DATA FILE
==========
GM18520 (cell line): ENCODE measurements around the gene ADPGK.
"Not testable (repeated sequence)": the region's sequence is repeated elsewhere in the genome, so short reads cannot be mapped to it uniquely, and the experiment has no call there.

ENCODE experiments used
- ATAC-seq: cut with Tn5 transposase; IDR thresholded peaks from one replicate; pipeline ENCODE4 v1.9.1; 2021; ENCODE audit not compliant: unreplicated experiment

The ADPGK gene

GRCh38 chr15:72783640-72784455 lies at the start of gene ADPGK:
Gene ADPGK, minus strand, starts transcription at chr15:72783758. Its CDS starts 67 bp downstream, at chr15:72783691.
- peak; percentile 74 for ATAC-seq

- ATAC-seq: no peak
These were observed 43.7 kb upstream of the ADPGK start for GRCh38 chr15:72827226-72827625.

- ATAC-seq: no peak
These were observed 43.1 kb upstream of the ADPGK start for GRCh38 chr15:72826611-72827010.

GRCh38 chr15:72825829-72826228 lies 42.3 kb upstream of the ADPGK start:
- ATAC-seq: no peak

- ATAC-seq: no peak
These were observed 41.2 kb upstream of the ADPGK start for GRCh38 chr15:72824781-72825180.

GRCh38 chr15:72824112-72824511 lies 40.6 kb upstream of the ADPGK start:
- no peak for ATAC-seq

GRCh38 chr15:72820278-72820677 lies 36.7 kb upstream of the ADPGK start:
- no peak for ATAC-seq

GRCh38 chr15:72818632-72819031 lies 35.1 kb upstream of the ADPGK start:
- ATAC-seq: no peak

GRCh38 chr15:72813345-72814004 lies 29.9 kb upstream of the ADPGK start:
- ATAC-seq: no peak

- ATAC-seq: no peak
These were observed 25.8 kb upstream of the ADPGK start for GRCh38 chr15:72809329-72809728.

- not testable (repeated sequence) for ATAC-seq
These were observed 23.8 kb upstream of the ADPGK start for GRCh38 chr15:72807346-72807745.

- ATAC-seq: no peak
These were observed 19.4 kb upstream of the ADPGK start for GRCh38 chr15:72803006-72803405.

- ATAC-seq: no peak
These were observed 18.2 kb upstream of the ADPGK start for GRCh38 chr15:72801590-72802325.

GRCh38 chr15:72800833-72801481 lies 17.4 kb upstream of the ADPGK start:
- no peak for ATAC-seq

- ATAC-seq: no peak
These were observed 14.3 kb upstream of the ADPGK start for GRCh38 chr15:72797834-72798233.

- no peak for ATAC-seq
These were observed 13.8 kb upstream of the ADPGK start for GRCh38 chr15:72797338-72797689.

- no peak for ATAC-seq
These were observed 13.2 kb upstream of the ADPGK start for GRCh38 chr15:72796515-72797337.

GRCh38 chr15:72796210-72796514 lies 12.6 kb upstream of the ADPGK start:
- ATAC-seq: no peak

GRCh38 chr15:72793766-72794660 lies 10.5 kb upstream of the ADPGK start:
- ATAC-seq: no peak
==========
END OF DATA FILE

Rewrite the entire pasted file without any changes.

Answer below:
GM18520 (cell line): ENCODE measurements around the gene ADPGK.
"Not testable (repeated sequence)": the region's sequence is repeated elsewhere in the genome, so short reads cannot be mapped to it uniquely, and the experiment has no call there.

ENCODE experiments used
- ATAC-seq: cut with Tn5 transposase; IDR thresholded peaks from one replicate; pipeline ENCODE4 v1.9.1; 2021; ENCODE audit not compliant: unreplicated experiment

The ADPGK gene

GRCh38 chr15:72783640-72784455 lies at the start of gene ADPGK:
Gene ADPGK, minus strand, starts transcription at chr15:72783758. Its CDS starts 67 bp downstream, at chr15:72783691.
- peak; percentile 74 for ATAC-seq

- ATAC-seq: no peak
These were observed 43.7 kb upstream of the ADPGK start for GRCh38 chr15:72827226-72827625.

- ATAC-seq: no peak
These were observed 43.1 kb upstream of the ADPGK start for GRCh38 chr15:72826611-72827010.

GRCh38 chr15:72825829-72826228 lies 42.3 kb upstream of the ADPGK start:
- ATAC-seq: no peak

- ATAC-seq: no peak
These were observed 41.2 kb upstream of the ADPGK start for GRCh38 chr15:72824781-72825180.

GRCh38 chr15:72824112-72824511 lies 40.6 kb upstream of the ADPGK start:
- no peak for ATAC-seq

GRCh38 chr15:72820278-72820677 lies 36.7 kb upstream of the ADPGK start:
- no peak for ATAC-seq

GRCh38 chr15:72818632-72819031 lies 35.1 kb upstream of the ADPGK start:
- ATAC-seq: no peak

GRCh38 chr15:72813345-72814004 lies 29.9 kb upstream of the ADPGK start:
- ATAC-seq: no peak

- ATAC-seq: no peak
These were observed 25.8 kb upstream of the ADPGK start for GRCh38 chr15:72809329-72809728.

- not testable (repeated sequence) for ATAC-seq
These were observed 23.8 kb upstream of the ADPGK start for GRCh38 chr15:72807346-72807745.

- ATAC-seq: no peak
These were observed 19.4 kb upstream of the ADPGK start for GRCh38 chr15:72803006-72803405.

- ATAC-seq: no peak
These were observed 18.2 kb upstream of the ADPGK start for GRCh38 chr15:72801590-72802325.

GRCh38 chr15:72800833-72801481 lies 17.4 kb upstream of the ADPGK start:
- no peak for ATAC-seq

- ATAC-seq: no peak
These were observed 14.3 kb upstream of the ADPGK start for GRCh38 chr15:72797834-72798233.

- no peak for ATAC-seq
These were observed 13.8 kb upstream of the ADPGK start for GRCh38 chr15:72797338-72797689.

- no peak for ATAC-seq
These were observed 13.2 kb upstream of the ADPGK start for GRCh38 chr15:72796515-72797337.

GRCh38 chr15:72796210-72796514 lies 12.6 kb upstream of the ADPGK start:
- ATAC-seq: no peak

GRCh38 chr15:72793766-72794660 lies 10.5 kb upstream of the ADPGK start:
- ATAC-seq: no peak